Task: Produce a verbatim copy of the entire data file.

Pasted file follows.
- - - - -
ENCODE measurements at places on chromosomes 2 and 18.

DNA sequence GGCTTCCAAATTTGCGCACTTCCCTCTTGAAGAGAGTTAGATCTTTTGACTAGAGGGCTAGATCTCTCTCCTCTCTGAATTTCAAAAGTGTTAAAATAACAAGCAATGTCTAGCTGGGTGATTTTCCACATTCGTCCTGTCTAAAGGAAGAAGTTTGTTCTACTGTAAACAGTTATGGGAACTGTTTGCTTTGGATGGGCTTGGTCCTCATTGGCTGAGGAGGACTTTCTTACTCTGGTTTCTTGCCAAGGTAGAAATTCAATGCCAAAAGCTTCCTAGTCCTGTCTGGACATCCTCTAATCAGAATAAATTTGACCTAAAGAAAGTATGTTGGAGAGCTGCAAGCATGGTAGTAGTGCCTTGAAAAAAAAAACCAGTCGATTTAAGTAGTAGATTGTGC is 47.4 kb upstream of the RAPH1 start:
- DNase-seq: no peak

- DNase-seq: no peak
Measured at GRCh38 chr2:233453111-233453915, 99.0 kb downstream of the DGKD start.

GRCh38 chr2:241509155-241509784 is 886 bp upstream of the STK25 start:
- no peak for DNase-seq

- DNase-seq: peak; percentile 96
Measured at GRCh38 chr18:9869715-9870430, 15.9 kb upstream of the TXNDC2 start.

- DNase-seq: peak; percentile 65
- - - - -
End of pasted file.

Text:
ENCODE measurements at places on chromosomes 2 and 18.

DNA sequence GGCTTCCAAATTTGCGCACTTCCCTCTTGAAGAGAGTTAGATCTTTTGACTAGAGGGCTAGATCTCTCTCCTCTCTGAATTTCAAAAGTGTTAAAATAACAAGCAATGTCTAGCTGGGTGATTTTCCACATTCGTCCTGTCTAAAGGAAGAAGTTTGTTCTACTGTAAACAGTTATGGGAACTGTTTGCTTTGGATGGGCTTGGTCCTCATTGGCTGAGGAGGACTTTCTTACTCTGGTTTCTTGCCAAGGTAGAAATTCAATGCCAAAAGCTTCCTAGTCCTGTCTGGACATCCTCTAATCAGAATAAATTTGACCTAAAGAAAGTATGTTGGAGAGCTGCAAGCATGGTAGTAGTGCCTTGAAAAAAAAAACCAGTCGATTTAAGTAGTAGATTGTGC is 47.4 kb upstream of the RAPH1 start:
- DNase-seq: no peak

- DNase-seq: no peak
Measured at GRCh38 chr2:233453111-233453915, 99.0 kb downstream of the DGKD start.

GRCh38 chr2:241509155-241509784 is 886 bp upstream of the STK25 start:
- no peak for DNase-seq

- DNase-seq: peak; percentile 96
Measured at GRCh38 chr18:9869715-9870430, 15.9 kb upstream of the TXNDC2 start.

- DNase-seq: peak; percentile 65